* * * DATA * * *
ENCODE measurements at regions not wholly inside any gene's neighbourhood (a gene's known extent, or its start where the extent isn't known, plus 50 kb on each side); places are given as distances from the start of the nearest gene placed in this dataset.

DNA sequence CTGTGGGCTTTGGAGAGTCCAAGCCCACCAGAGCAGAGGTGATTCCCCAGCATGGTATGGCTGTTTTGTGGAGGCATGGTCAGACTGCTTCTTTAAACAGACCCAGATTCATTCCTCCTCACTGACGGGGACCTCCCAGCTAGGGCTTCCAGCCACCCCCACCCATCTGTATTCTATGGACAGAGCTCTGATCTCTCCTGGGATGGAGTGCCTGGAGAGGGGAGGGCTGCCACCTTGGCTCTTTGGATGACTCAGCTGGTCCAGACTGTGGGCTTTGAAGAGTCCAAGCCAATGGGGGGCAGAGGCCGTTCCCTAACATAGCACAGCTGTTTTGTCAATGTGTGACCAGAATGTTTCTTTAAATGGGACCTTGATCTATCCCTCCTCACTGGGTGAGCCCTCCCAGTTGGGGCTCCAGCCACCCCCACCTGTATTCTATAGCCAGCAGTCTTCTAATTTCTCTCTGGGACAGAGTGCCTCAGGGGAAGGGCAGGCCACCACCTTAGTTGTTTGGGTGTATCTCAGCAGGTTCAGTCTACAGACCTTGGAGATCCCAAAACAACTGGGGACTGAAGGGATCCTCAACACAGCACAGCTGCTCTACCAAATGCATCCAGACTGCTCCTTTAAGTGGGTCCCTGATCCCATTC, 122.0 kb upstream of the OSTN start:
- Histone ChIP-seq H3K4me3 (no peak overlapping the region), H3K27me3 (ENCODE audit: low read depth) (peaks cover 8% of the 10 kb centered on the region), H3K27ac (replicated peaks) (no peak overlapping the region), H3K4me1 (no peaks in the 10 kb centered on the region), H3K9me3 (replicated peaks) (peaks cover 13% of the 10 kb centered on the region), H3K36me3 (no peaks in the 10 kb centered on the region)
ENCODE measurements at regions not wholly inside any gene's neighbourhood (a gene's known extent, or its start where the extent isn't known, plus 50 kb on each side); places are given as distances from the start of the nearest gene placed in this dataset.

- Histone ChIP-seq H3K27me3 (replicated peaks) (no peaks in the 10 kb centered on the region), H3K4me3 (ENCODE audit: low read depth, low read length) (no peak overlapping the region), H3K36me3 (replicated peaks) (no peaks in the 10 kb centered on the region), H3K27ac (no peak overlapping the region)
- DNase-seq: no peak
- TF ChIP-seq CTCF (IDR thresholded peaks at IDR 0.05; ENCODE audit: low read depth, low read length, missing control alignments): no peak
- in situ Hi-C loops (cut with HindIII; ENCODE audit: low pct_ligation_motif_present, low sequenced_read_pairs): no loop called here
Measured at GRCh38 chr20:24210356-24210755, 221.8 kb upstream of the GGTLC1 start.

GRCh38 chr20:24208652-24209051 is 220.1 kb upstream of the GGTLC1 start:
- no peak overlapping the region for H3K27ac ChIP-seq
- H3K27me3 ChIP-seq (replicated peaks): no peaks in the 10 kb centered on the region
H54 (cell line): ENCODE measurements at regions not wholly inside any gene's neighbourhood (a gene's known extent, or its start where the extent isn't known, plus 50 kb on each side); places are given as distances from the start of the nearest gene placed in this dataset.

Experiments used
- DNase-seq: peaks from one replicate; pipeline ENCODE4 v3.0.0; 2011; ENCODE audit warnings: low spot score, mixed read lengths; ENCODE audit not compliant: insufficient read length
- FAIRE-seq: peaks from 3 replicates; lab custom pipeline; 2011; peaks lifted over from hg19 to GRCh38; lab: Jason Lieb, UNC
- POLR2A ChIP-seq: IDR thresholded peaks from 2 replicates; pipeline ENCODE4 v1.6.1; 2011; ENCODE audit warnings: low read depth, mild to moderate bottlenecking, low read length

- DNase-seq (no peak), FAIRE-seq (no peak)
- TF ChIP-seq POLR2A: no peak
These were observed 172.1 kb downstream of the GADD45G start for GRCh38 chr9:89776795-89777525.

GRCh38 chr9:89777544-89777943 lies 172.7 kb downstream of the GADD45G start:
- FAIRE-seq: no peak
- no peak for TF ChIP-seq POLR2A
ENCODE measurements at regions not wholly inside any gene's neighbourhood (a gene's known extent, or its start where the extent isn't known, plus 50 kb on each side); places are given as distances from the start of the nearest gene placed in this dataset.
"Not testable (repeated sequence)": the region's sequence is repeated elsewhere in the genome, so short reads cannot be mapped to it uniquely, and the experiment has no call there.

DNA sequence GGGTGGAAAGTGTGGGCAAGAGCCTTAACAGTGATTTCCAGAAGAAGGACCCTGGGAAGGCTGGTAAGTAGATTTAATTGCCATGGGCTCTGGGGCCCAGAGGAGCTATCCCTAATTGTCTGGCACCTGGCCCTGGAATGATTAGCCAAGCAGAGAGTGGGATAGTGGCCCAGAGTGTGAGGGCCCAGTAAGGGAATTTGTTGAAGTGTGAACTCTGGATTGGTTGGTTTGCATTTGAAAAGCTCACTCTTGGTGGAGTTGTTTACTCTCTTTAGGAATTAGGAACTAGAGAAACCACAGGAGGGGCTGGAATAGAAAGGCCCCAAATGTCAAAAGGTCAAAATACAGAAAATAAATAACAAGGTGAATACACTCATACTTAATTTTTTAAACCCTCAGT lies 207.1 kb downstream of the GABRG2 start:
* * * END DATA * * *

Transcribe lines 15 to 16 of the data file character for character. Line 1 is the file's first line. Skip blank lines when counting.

- DNase-seq: peaks from one replicate; pipeline ENCODE4 v3.0.0; 2011; ENCODE audit warnings: low spot score, mixed read lengths; ENCODE audit not compliant: insufficient read length
- FAIRE-seq: peaks from 3 replicates; lab custom pipeline; 2011; peaks lifted over from hg19 to GRCh38; lab: Jason Lieb, UNC